• Children’s services acted outside its legal remit by removing my son from my care and told me I could not take him home from school.
    • My son was left with his mother with the knowledge that her home was not sufficient for him.
    • Children’s services tried to provide emergency accommodation for the mother through Ealing Council by providing false information claiming she was fleeing domestic violence whereas they had separated six months earlier and had not lived together in that time.
    • His son fought daily to return to him and was even taken to a hospital because he wanted to return to his father while his mother claimed she was told by children’s services not to let him return or see Mr X because he was at risk of harm.
    • Children’s services did not have enough evidence to instigate section 47 enquiries.
    • His rights as a father with parental responsibility were not considered.
    • If children’s services had been truly concerned for his son then officers must have known his son would eventually return to him but this was not considered.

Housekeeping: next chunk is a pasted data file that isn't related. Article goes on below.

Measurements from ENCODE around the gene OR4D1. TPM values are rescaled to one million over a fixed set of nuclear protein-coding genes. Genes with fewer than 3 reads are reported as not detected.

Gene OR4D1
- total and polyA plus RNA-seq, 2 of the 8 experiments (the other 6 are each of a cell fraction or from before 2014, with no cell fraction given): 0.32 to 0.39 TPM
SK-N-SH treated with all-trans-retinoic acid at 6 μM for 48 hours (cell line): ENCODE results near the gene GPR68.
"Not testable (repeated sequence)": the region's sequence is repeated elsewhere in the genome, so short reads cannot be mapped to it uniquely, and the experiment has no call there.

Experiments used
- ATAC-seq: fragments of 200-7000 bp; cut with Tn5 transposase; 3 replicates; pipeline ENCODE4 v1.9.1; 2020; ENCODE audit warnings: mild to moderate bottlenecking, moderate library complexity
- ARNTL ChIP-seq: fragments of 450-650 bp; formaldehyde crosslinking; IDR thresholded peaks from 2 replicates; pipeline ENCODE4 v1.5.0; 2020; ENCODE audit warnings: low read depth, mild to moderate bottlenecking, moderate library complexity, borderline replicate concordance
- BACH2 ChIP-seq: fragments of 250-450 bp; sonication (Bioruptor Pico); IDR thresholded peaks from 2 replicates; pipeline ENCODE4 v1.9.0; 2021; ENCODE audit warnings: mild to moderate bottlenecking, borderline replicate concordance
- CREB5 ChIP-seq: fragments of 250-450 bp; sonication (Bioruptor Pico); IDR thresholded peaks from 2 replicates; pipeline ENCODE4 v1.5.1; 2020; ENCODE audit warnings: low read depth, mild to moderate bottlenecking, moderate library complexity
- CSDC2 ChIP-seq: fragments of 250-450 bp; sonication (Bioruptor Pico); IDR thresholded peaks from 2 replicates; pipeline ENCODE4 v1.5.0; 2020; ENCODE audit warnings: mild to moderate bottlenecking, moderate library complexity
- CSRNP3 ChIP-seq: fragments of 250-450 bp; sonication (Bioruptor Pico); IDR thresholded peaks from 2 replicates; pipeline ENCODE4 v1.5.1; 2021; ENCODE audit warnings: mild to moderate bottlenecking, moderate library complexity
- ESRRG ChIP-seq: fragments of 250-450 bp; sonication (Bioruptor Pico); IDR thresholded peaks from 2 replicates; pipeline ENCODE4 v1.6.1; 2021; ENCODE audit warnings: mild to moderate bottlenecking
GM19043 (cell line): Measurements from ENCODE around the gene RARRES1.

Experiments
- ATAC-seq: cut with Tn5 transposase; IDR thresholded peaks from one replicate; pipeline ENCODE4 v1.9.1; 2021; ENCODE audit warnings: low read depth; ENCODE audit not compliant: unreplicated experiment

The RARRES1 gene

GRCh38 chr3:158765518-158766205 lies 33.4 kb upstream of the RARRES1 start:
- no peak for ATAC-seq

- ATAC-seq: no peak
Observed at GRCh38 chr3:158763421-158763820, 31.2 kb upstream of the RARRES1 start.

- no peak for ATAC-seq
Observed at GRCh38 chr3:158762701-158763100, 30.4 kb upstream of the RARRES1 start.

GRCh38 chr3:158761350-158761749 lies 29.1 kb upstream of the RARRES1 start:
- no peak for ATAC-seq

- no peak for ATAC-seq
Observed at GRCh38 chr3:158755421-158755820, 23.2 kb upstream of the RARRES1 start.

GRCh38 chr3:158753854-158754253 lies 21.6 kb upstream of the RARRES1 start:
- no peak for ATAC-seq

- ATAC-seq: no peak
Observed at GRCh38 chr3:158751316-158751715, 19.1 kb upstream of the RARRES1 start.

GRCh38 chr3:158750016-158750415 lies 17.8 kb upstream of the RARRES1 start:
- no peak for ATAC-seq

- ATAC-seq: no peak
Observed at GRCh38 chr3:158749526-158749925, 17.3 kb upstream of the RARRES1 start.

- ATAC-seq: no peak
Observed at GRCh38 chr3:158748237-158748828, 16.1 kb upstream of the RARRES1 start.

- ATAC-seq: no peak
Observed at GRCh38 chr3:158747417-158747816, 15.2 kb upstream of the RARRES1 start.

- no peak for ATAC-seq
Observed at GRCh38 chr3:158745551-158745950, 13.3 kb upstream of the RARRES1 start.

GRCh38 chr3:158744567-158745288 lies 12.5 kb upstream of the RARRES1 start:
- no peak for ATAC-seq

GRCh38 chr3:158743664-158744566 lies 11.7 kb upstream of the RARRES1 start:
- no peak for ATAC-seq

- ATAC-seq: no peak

• Children’s services failed to consider proportionately the decision that uprooting and unsettling his son from his day to day life would have on his social, emotional and educational needs.
    • Children’s services failed to provide any information as to why he was not allowed to collect his son from school despite promising to go and see him on the day after his son was interviewed at school.
    • He was not told until March 2015 that there had been a section 47 investigation.
    • Children’s services closed the case when officers became aware his son had returned to his care and then denied any knowledge that he was back in the area.
    • The social worker spoke to his ex-wife and sent a reply to an email message from Mr X before denying receiving the email.
    • The social worker instructed his son’s former school not to respond to his calls or to his request that his son needed to resume his normal routine at school.
  10. The independent investigator partially upheld elements of Mr X’s complaint. Mr X asked for consideration of his complaint by a review panel at the final stage of the complaints process. The review panel agreed with the independent investigator’s findings.
  11. Mr X queries the independent investigator’s report on the following grounds: